1. The person or team working on site navigation writes terms down on index card—one term per card.
  2. Then, you have a person or team that is ideally indicative of your current or future audience to put the terms inso logical groupings and finding a category name for each grouping.
  3. Observe and repeat testing.
  4. Analyze results to identify category grouping patterns.

This will give you a  sense of how your users might be thinking about and searching for content on your site. A few weeks ago, I talked about a UX team project we’re working on in class: building a site to give more people an opportunity to perform random acts of kindness for strangers easily. We did the card sorting exercise in class, creating categories and then asking one of our classmates to sort the cards for us. She organized them in the way she thought most logical, and created category names based on her categorization. Here’s what it looked like:

photo (6)

The card sorting concept is visually and theoretically similar to the affinity modeling concept I wrote about several weeks ago. There are a number of different ways to do card sorting, but the main two ways are “open” and “closed.”

Open card sorting is when sorting participants create their own names for the categories—similar to what was done in the class example above. The main benefit of this method? It reveals how users will mentally classify the content on your site and can generate great category ideas for your team as you develop your product. However, the downside is that you’ll have a number of different categories across participants, so it may end up leaving you with scattered data points and a lack of category focus.

Closed card sorting is when you provide participants with a predetermined set of category names—each on an index card shuffled in with the sub categories. This takes away the issues you might face with open card sorting by helping you narrow the focus of your research. However, it requires that you have a keen and confident sense of what the categories should be already. If you use this method and participants are having a hard time organizing your cards with the categories you gave them, that may be an indication you need to revise your categories a bit.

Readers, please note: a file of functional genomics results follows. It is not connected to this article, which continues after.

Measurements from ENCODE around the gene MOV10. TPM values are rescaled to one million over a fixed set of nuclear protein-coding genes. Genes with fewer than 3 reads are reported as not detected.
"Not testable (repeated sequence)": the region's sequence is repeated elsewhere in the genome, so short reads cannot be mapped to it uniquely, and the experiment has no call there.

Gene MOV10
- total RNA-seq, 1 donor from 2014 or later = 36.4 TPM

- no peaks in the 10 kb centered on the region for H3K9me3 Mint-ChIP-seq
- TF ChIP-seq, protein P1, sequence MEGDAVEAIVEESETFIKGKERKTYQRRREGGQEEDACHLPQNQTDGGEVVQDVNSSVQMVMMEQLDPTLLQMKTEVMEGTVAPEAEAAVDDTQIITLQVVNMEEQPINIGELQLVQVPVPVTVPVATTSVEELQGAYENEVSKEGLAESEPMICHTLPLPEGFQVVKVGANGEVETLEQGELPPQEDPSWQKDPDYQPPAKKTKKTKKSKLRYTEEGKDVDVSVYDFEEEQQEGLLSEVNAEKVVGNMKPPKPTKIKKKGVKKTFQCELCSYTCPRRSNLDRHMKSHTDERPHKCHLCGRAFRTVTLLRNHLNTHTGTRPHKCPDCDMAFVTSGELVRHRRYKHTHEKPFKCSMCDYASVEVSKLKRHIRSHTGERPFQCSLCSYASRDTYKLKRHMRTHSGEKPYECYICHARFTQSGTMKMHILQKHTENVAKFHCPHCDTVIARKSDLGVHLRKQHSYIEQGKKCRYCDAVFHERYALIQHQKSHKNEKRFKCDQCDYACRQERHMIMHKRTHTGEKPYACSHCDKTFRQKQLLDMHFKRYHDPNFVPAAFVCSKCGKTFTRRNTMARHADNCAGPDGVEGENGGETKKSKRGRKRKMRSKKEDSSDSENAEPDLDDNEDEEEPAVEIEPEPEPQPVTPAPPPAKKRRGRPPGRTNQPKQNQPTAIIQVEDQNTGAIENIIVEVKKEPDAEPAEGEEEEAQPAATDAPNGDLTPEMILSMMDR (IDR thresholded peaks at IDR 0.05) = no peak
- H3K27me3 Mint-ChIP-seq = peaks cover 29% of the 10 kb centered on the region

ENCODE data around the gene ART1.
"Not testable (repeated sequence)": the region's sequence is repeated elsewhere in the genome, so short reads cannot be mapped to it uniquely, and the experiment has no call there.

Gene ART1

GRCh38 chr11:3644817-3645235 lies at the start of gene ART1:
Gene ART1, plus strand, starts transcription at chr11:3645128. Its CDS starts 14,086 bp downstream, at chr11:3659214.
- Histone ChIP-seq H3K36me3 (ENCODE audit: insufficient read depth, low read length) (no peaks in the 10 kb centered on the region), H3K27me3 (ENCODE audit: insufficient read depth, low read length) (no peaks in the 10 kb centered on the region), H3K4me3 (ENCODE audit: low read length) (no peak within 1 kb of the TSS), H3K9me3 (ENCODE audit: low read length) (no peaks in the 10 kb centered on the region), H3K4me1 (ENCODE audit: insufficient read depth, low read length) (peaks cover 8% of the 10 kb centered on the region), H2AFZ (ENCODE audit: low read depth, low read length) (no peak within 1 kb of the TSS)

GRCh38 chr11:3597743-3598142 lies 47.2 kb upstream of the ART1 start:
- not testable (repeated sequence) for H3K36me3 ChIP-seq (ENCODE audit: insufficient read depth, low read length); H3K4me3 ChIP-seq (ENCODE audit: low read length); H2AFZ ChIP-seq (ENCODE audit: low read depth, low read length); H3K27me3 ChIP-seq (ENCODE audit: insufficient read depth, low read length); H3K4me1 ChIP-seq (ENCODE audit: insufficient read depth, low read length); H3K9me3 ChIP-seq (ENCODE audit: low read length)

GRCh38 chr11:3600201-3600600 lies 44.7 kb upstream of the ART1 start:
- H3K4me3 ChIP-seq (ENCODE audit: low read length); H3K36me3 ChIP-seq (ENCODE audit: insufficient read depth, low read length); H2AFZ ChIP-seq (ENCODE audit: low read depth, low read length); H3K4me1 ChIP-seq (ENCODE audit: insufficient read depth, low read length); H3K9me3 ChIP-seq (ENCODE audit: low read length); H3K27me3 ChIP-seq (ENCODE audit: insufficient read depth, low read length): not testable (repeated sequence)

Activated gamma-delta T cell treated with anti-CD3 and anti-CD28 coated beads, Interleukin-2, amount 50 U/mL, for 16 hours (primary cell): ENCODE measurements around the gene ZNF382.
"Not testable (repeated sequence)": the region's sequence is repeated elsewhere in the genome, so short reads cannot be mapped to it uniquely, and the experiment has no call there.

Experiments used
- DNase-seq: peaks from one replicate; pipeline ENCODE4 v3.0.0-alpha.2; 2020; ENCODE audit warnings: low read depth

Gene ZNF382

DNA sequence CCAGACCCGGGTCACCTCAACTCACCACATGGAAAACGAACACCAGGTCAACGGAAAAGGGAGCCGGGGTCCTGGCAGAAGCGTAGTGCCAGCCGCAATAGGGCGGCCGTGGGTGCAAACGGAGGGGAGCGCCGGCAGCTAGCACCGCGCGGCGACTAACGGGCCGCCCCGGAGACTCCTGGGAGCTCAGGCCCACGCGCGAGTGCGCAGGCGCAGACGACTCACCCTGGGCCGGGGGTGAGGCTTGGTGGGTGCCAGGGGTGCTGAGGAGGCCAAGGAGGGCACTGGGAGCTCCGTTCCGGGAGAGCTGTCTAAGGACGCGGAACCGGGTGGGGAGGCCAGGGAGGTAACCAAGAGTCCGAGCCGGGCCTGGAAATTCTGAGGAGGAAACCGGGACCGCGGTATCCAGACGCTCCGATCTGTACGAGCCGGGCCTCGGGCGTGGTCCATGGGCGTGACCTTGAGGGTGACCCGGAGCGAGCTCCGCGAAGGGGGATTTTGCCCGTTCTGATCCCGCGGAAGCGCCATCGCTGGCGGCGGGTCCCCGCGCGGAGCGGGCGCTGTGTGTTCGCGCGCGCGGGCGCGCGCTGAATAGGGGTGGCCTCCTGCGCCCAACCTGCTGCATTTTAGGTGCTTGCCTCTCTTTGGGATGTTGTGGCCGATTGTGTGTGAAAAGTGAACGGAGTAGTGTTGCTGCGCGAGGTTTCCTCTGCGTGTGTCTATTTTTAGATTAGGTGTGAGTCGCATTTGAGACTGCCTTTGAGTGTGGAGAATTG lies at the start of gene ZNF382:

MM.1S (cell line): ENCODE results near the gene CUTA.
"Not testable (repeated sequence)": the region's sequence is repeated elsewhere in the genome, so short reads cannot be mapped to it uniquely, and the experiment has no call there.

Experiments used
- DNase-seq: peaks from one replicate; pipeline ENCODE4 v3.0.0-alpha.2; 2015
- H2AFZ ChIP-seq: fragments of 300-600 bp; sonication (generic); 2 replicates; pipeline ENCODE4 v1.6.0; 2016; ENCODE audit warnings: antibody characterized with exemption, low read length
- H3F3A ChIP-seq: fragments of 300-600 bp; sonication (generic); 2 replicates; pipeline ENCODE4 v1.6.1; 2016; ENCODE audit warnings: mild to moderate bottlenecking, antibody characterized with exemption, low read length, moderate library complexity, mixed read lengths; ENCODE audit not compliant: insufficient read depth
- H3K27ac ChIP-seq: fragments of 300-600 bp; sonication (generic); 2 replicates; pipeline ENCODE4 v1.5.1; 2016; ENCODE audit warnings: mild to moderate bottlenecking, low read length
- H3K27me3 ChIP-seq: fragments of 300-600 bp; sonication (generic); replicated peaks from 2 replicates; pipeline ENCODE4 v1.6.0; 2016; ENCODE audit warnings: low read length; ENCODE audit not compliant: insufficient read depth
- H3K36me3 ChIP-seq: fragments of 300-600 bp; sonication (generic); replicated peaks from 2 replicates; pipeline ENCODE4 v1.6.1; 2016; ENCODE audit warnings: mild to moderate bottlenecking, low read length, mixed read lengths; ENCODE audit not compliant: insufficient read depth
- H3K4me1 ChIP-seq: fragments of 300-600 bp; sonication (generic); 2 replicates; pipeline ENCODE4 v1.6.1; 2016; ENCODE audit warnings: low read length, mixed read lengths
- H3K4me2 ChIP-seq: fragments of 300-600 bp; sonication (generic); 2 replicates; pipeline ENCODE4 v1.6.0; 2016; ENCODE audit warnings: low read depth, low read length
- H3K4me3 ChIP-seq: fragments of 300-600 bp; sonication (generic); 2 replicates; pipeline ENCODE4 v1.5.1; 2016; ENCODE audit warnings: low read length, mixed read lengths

No matter what method you choose, you should be able to see some common themes emerge as you engage in card sorting research.

Some basic rules of thumb to keep in mind as you’re card sorting:

  • 40-60 is often a good range for card sorting. You want enough cards to bear useful research results, but not so much that you overwhelm the participants with too many options.
  • Avoid term jargon. Make the terms as easy as possible for the users to understand.
  • Keep the cards simple—avoid adding more than one term to a card; that could change the reliability of the categorization results entirely.

I hope these examples and techniques are useful as you build out your product in the most user-friendly way possible.

I’m about halfway through my UX design class at The Starter League, and I’m blown away by how much I’m learning so far. It’s also more intense than I ever imagined it would be. I’m beginning to see UX failures and successes every time I visit a new site—which is a blessing and a curse. While the tips and techniques have been useful to learn, nothing can substitute for the experience of testing the principles out with a group of students who are eager to learn about the same thing. Those team-centered conversations about UX have been perhaps the most valuable part of the experience so far.

So, if you’re interested in learning more about UX design, I’d encourage you to take a class at the Starter League, or even join a meetup group if you don’t have the bandwidth or resources to take a formal class.

I promise you, the way you look at website design will never be the same again.

Until next week!

Note: If you just started following along now, you can catch up on what I’ve learned so far about UX design: